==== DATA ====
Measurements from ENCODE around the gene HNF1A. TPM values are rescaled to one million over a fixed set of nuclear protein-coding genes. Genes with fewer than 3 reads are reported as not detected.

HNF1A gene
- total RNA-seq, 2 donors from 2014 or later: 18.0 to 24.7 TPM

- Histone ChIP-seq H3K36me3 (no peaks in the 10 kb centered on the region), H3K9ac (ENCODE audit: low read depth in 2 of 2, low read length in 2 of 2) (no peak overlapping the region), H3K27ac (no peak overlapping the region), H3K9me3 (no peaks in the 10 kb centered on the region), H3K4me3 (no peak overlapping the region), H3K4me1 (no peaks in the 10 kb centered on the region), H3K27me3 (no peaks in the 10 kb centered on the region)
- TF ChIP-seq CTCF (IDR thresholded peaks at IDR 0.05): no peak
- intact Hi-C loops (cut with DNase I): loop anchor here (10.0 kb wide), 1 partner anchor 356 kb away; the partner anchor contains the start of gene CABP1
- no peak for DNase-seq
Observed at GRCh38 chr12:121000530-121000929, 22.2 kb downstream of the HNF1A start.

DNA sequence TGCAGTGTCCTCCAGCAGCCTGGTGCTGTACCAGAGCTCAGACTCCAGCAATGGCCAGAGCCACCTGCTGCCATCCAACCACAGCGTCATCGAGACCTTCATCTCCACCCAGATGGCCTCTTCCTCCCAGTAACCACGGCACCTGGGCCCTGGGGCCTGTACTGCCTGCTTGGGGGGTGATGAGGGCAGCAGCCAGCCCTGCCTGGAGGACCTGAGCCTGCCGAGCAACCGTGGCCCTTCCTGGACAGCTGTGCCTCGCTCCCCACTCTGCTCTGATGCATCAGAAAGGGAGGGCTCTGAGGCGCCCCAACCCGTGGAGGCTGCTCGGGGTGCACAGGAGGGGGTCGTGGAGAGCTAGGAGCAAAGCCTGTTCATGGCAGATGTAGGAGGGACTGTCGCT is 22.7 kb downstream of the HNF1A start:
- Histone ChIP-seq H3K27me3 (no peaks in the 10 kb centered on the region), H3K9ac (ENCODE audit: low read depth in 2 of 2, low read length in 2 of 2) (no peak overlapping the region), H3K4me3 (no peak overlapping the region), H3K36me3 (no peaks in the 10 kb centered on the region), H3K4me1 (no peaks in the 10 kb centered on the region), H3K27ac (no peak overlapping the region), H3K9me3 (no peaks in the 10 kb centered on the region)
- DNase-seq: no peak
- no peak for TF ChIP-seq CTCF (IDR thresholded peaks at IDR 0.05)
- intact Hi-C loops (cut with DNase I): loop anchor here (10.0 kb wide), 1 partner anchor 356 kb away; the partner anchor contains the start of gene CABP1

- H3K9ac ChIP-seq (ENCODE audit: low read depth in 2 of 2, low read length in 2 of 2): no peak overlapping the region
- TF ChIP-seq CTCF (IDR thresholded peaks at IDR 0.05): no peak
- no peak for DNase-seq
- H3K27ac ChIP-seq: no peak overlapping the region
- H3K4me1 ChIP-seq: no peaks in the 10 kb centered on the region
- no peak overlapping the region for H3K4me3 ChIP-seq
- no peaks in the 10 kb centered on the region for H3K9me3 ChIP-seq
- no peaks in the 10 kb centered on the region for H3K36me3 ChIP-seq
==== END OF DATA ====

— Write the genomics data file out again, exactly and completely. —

Measurements from ENCODE around the gene HNF1A. TPM values are rescaled to one million over a fixed set of nuclear protein-coding genes. Genes with fewer than 3 reads are reported as not detected.

HNF1A gene
- total RNA-seq, 2 donors from 2014 or later: 18.0 to 24.7 TPM

- Histone ChIP-seq H3K36me3 (no peaks in the 10 kb centered on the region), H3K9ac (ENCODE audit: low read depth in 2 of 2, low read length in 2 of 2) (no peak overlapping the region), H3K27ac (no peak overlapping the region), H3K9me3 (no peaks in the 10 kb centered on the region), H3K4me3 (no peak overlapping the region), H3K4me1 (no peaks in the 10 kb centered on the region), H3K27me3 (no peaks in the 10 kb centered on the region)
- TF ChIP-seq CTCF (IDR thresholded peaks at IDR 0.05): no peak
- intact Hi-C loops (cut with DNase I): loop anchor here (10.0 kb wide), 1 partner anchor 356 kb away; the partner anchor contains the start of gene CABP1
- no peak for DNase-seq
Observed at GRCh38 chr12:121000530-121000929, 22.2 kb downstream of the HNF1A start.

DNA sequence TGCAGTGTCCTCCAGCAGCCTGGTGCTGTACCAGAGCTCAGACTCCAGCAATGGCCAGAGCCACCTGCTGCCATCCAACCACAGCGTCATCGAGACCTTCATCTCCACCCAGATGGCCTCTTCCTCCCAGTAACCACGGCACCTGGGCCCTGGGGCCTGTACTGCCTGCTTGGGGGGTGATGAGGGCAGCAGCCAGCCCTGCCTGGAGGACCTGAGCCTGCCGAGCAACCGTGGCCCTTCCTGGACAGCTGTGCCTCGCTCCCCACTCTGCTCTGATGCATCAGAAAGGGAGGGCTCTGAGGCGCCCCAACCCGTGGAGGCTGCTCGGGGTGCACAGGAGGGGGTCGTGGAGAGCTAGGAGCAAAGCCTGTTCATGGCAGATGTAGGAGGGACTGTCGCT is 22.7 kb downstream of the HNF1A start:
- Histone ChIP-seq H3K27me3 (no peaks in the 10 kb centered on the region), H3K9ac (ENCODE audit: low read depth in 2 of 2, low read length in 2 of 2) (no peak overlapping the region), H3K4me3 (no peak overlapping the region), H3K36me3 (no peaks in the 10 kb centered on the region), H3K4me1 (no peaks in the 10 kb centered on the region), H3K27ac (no peak overlapping the region), H3K9me3 (no peaks in the 10 kb centered on the region)
- DNase-seq: no peak
- no peak for TF ChIP-seq CTCF (IDR thresholded peaks at IDR 0.05)
- intact Hi-C loops (cut with DNase I): loop anchor here (10.0 kb wide), 1 partner anchor 356 kb away; the partner anchor contains the start of gene CABP1

- H3K9ac ChIP-seq (ENCODE audit: low read depth in 2 of 2, low read length in 2 of 2): no peak overlapping the region
- TF ChIP-seq CTCF (IDR thresholded peaks at IDR 0.05): no peak
- no peak for DNase-seq
- H3K27ac ChIP-seq: no peak overlapping the region
- H3K4me1 ChIP-seq: no peaks in the 10 kb centered on the region
- no peak overlapping the region for H3K4me3 ChIP-seq
- no peaks in the 10 kb centered on the region for H3K9me3 ChIP-seq
- no peaks in the 10 kb centered on the region for H3K36me3 ChIP-seq